Despite Nigel Lythgoe's departing desire that American Idol not implement too many tweaks in his absence, the Fox mega-hit will feature several substantial changes when the curtains go up on the show's eighth season.

Idol's most significant eighth-season change will be noticeable right from the beginning as songwriter Kara DioGuardi joins Simon Cowell, Randy Jackson and Paula Abdul on the show's regular judging panel.

While DioGuardi claims to have added some "girl power" to the judges table, she's already decided to side with Cowell in stating the eight season's crop of male contestants are stronger than the females.

"Looking at all the contestants as a whole I felt that the males were the strongest," DioGuardi told reporters during a media conference call last week. "That being said, there are one or two females that I'm excited about as well and I'm really just waiting for the show to roll out and for the next phase to kind of see who is going to end up on top."

Idol enthusiasts will also be eager for the next phase of the competition to commence because format tweaks will run rampant during the early stages.

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Once the eight-season auditions are in the books, coverage of the Hollywood Round will air over the course of four episodes -- two more than have been featured in recent seasons -- allowing the hopefuls to receive more screen time to impress the viewers who will eventually be voting.

Viewers will have more choices too, as Idol's eighth season will be the first season to feature 36 semifinalists. However viewers won't get to decide all of the season's finalists as Idol's eighth season will also include the return of a "Wild Card" semifinals round that will allow the show's judges to determine the final three members of the season's Top 12 finalists.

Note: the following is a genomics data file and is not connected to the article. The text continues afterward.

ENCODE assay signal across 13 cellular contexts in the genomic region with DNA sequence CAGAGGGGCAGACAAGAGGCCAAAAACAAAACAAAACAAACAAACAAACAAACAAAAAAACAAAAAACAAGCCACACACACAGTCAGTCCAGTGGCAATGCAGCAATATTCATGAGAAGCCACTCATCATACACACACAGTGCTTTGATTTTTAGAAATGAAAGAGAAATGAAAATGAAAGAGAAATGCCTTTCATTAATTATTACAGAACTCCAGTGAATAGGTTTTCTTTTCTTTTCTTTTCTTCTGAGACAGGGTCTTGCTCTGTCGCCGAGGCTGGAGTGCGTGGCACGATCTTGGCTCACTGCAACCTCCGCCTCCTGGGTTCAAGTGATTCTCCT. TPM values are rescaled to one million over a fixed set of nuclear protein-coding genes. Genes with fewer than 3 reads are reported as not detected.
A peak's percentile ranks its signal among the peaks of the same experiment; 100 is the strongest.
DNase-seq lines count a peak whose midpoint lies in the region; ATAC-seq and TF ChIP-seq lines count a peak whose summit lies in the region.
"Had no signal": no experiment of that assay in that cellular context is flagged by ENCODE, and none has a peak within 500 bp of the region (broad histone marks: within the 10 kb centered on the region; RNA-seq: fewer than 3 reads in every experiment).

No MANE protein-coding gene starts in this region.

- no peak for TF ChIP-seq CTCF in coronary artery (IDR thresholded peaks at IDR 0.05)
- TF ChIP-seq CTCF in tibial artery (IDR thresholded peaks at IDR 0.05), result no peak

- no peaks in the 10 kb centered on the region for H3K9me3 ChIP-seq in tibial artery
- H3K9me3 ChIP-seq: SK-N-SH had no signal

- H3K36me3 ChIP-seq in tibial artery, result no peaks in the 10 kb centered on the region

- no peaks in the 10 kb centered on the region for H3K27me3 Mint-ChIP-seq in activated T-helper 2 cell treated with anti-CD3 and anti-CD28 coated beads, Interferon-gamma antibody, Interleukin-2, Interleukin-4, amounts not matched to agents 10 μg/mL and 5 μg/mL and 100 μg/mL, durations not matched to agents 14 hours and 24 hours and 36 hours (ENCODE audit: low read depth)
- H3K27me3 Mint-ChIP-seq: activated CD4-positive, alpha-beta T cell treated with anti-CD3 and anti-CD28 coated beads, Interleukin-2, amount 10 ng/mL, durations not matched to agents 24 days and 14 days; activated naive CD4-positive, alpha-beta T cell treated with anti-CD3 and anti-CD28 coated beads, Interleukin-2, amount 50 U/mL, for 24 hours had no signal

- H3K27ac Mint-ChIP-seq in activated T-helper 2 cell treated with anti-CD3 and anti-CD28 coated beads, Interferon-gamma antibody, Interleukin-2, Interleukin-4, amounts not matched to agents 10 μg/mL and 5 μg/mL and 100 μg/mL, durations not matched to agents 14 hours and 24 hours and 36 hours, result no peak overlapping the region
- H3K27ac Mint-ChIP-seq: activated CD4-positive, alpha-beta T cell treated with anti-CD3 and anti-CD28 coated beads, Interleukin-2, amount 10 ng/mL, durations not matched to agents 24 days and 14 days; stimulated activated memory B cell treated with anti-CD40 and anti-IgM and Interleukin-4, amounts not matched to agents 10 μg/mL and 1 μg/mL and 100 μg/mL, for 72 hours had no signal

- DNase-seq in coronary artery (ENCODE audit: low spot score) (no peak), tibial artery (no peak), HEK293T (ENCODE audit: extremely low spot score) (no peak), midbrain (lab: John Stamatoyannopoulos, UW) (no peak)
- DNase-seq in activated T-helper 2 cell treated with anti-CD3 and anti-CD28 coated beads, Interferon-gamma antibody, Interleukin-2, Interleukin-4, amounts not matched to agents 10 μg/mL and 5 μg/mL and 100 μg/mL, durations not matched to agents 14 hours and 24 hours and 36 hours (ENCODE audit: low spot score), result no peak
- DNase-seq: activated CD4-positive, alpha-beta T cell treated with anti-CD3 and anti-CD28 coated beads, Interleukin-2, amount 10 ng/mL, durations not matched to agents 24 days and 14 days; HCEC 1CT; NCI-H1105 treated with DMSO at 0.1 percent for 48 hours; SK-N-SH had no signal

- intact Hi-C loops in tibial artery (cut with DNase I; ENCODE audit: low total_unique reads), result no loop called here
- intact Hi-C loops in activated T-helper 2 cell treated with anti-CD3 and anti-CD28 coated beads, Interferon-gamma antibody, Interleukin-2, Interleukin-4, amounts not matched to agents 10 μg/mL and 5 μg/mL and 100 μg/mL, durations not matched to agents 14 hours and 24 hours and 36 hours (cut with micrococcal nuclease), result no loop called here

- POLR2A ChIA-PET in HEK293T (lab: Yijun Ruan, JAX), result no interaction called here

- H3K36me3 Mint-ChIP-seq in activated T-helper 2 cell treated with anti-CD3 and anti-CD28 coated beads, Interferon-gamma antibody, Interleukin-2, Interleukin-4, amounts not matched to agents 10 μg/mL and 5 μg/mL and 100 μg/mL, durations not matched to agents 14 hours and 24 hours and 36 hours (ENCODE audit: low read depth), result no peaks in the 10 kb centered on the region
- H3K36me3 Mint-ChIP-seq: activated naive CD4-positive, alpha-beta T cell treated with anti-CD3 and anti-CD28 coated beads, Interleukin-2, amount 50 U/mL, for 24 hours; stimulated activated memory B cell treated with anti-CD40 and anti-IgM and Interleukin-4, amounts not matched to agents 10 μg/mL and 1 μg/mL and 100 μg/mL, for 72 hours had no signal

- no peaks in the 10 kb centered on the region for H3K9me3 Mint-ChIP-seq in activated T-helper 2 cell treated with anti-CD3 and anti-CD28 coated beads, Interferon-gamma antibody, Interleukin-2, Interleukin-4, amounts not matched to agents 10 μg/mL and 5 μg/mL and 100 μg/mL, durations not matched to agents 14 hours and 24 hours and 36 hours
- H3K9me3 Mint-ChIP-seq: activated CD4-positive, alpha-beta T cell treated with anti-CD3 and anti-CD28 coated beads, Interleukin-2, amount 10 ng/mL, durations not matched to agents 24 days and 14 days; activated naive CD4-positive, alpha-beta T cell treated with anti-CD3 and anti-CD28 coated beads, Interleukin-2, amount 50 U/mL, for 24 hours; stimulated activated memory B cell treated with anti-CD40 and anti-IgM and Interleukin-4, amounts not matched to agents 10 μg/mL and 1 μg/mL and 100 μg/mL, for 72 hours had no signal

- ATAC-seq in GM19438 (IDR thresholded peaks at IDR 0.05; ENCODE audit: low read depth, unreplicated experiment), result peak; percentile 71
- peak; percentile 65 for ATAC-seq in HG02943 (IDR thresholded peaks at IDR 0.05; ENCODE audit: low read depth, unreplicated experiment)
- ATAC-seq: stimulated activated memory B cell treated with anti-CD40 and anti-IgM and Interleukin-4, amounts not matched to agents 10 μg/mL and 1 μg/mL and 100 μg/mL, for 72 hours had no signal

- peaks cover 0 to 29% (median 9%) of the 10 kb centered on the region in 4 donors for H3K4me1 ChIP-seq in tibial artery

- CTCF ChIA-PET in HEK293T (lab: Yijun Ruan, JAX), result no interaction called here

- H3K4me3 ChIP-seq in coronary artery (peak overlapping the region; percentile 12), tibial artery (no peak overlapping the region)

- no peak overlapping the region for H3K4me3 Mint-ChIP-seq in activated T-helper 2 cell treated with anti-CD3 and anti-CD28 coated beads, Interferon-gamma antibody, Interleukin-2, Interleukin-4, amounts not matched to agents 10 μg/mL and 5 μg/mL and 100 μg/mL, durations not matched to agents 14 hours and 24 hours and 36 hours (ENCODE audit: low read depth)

"I think the wild card is a good idea," Cowell told reporters during a December conference call.  "I wasn't crazy about the process we went through the last couple of years where we were given a small group of contestants who you actually got bored with once you hit about show five of the live shows.  This way this is a bit more jeopardy and hopefully a bit more fun in the middle stages."

The format tweak -- which has not been used since the 2004 third season -- also means that the eighth-season's Top 12 won't necessarily feature an even number of male and female finalists.

"We wanted to change things up a little bit, and we felt that in doing the show with 12 [male semifinalists] and 12 [female semifinalists] that by the time we got down to the [season's] final eight [finalists] we'd been living with these kids for like eight weeks already and if any of them didn't have fantastic characters it got a bit boring," Idol executive producer Ken Warwick told reporters during a December press conference. 

Katrina Darrell, a 20-year-old model and clothing designer from Chino Hills, CA, auditions during American Idol's eighth season premiere (Photo credit Michael Becker/FOX)
Once the Wild Card round is in the books, Idol's eighth-season Top 12 will take the stage for the first time on March 10 -- with home viewers ousting the first finalist as results are revealed the next night.
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The competition will then continue to march towards crowning a champ -- minus the fund-raising Idol Gives Back event, which has been scrapped for the show's eighth season. 

"This is a difficult financial time for everyone globally, so I think the decision made was 'look, let's hold it over until next year and do it then,'"Warwick previously told reporters in explaining the fund-raiser's absence.

Warwick will also be busy dealing with a behind-the-scenes absence for the show's eighth season, as Lythgoe confirmed last summer that he would be stepping down as Idol's executive producer after previously serving in that role for all of the show's first seven seasons.

"It is one of those things that's a love of your life that you need to give up, purely and simply because I have to move on and the program has to move on as well," said Lythgoe during an August broadcast of Ryan Seacrest's KIIS-FM radio show.  "I hope they don't tweak it too much because it's a very simple format and that's the beauty of it."

Viewers will ultimately determine whether or not the tweaks work, and they'll be able to begin forming their opinion when the eighth season premieres tonight at 8PM ET/PT on Fox.

(Photo credit Michael Becker/FOX)